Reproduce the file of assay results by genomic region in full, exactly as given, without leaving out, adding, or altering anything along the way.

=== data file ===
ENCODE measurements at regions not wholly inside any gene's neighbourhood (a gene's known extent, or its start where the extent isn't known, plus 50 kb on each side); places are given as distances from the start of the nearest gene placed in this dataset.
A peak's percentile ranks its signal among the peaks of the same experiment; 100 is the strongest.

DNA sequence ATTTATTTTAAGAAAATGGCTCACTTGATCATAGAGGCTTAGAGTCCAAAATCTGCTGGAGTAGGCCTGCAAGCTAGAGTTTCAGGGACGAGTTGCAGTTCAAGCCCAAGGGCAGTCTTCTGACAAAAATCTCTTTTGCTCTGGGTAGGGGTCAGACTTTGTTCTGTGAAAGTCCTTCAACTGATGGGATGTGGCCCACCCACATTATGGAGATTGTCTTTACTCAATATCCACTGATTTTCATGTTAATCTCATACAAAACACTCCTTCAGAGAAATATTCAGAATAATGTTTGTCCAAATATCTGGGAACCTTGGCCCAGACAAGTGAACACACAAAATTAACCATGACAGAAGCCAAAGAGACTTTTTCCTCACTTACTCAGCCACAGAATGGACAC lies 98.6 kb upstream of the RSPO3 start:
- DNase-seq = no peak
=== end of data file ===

ENCODE measurements at regions not wholly inside any gene's neighbourhood (a gene's known extent, or its start where the extent isn't known, plus 50 kb on each side); places are given as distances from the start of the nearest gene placed in this dataset.
A peak's percentile ranks its signal among the peaks of the same experiment; 100 is the strongest.

DNA sequence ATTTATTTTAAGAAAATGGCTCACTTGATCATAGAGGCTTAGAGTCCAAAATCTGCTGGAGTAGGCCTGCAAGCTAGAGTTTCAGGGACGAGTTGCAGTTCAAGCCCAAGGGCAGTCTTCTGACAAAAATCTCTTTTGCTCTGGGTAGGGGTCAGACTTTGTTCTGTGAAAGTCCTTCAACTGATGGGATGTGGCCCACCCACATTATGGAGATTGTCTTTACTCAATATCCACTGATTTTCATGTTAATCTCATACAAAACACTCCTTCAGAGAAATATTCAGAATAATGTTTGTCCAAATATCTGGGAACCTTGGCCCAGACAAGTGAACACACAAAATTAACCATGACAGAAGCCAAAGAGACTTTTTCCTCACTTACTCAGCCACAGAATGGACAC lies 98.6 kb upstream of the RSPO3 start:
- DNase-seq = no peak